In certain embodiments, TT is determined by applying the following computation TT=TTp+c2 (ST-TTp) where TTp is the previous value of TT, c2 is a constant, and ST is a fraction (c1) of the maximum value of the filtered ECG signal during a previous predetermined time period (tm). In some such embodiments, if no R-wave trigger has occurred for a predetermined dropout period (tD), TT is set to ST. In some preferred embodiments, c1 is about 0.5, c2 is about 0.25, tm is about 2 seconds, RC corresponds to a time period of about 90 milliseconds, and tD is about 5 seconds. In certain embodiments, tD is within the range of about 2 to 10 seconds. In other embodiments, c1 may be within the range of about 0.4 to 0.7, c2 may be within the range of about 0.15 to 0.8, tm may be at least about 1.5 seconds, and the refractory count RC may correspond to a period within the range of about 30 to 250 milliseconds. Another aspect of this invention is a method for detecting an R-wave from an ECG signal derived from a living body wherein the ECG signal includes a plurality of ECG channel signals and the method includes the steps of (1) providing a plurality of channel R-wave detectors each processing a distinct signal of the plurality of channel ECG signals to generate a distinct channel trigger signal of a plurality of channel trigger signals and (2) inputting each channel trigger signal into a composite R-wave detector to generate a composite R-wave trigger. The inventive composite R-wave detector more accurately detects R-waves than each of the plurality of channel R-wave detectors.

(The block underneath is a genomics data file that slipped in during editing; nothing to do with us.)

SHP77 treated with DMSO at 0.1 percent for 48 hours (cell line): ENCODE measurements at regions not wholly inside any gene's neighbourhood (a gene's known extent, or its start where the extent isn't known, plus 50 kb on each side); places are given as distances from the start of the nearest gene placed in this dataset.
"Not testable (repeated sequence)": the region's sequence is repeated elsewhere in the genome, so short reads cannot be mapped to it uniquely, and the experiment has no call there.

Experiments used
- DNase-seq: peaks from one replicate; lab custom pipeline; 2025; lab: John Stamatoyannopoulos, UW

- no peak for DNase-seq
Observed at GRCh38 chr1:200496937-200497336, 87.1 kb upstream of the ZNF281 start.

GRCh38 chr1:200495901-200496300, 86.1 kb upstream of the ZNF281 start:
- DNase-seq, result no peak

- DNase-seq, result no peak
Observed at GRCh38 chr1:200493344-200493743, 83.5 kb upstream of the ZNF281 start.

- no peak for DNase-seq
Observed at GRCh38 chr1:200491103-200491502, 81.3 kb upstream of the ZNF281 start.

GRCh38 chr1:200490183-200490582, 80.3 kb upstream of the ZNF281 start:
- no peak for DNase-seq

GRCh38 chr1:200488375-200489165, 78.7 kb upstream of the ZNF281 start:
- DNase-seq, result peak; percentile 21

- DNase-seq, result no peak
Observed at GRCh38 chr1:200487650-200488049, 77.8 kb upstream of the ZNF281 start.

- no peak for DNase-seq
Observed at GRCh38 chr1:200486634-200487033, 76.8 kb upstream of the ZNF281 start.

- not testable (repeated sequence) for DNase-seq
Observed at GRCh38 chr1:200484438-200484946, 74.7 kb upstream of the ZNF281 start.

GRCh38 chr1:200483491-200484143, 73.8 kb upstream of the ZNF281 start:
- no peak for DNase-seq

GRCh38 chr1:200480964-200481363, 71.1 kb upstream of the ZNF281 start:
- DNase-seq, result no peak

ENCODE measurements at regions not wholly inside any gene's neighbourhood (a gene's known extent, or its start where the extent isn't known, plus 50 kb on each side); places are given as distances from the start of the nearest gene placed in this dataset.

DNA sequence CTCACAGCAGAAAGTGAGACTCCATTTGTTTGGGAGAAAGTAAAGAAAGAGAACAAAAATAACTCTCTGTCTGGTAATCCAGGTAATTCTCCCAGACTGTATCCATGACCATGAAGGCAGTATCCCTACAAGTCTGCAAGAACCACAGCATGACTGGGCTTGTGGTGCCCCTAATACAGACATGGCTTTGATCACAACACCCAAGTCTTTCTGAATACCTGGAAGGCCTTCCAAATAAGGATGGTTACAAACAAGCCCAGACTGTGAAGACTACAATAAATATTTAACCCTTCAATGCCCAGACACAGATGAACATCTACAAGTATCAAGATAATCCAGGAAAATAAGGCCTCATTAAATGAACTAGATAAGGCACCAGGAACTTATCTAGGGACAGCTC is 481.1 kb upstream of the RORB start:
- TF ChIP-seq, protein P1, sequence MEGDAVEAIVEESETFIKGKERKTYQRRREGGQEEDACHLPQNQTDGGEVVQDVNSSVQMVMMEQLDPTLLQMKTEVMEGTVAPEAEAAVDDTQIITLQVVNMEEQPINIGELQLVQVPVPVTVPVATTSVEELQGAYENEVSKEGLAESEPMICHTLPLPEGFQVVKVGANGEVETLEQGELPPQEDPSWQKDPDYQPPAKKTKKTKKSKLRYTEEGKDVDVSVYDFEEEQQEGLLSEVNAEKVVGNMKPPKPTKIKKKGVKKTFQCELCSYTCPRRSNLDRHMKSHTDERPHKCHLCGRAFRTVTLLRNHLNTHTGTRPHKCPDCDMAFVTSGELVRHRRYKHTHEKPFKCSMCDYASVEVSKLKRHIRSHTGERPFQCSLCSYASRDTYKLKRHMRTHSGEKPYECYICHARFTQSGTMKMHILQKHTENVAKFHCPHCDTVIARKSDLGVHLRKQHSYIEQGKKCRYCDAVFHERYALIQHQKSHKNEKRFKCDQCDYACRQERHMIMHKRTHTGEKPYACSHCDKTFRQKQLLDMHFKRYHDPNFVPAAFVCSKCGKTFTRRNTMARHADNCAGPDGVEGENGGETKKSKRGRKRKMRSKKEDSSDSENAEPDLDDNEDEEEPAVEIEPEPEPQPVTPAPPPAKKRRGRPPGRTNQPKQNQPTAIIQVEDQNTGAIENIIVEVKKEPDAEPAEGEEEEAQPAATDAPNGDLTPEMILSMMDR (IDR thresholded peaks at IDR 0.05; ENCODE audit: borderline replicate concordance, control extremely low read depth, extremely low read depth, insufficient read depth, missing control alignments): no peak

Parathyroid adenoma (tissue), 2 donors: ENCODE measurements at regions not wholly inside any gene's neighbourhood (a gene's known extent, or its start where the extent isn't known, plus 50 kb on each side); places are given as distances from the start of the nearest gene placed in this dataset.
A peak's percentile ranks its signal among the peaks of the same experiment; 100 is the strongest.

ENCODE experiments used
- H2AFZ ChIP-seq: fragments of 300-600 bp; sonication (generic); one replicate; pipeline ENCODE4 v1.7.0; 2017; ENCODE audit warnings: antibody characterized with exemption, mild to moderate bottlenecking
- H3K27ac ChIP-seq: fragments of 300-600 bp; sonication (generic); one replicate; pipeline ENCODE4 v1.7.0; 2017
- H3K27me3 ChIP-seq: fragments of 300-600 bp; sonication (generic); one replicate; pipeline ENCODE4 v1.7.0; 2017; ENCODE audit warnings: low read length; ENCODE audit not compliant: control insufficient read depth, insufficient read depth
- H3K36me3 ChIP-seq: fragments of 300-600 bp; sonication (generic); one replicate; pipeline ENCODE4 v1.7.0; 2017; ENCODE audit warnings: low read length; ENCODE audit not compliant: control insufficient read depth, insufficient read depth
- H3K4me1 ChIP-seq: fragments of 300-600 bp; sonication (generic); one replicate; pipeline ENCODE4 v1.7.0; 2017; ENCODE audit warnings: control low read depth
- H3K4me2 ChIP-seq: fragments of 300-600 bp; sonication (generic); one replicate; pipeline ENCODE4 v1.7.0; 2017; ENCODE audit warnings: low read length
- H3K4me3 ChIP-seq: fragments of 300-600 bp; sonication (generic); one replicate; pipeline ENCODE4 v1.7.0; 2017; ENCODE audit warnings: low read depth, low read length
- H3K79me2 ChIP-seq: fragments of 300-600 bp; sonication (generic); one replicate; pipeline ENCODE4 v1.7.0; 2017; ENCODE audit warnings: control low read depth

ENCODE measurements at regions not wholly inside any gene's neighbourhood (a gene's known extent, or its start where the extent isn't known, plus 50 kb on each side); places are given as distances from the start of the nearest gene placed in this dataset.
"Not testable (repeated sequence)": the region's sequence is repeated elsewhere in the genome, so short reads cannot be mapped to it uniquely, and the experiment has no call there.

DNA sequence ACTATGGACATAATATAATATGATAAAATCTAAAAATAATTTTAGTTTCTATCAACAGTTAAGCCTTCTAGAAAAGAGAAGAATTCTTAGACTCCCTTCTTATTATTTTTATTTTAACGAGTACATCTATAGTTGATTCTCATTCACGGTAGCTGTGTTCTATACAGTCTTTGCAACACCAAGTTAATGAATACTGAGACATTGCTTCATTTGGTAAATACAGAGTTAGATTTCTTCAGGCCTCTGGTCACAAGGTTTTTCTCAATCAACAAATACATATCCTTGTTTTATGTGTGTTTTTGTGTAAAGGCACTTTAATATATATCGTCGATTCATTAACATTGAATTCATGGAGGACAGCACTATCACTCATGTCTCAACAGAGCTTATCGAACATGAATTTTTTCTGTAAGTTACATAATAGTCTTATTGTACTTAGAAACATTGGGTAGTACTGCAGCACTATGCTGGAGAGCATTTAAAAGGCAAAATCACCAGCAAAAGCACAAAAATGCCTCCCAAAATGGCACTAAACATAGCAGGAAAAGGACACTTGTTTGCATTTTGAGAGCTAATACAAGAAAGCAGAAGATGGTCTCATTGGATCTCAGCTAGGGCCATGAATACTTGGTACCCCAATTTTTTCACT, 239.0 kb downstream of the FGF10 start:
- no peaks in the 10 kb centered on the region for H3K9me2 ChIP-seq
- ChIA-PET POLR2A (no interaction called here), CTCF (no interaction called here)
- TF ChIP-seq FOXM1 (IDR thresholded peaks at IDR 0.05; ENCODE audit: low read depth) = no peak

In some preferred embodiments, each of the plurality of channel trigger signals is an input to a trigger-window filter, and a composite trigger output of the composite R-wave detector is triggered by a channel trigger signal from any one of the channel R-wave detectors, all channel trigger signals for the other channel R-wave detectors not triggering the composite R-wave detector for a predetermined time period after the composite R-wave detector trigger output is triggered. In some of these embodiments, the channel trigger signal triggering the composite R-wave detector is the first-received channel trigger signal after the predetermined time period has ended.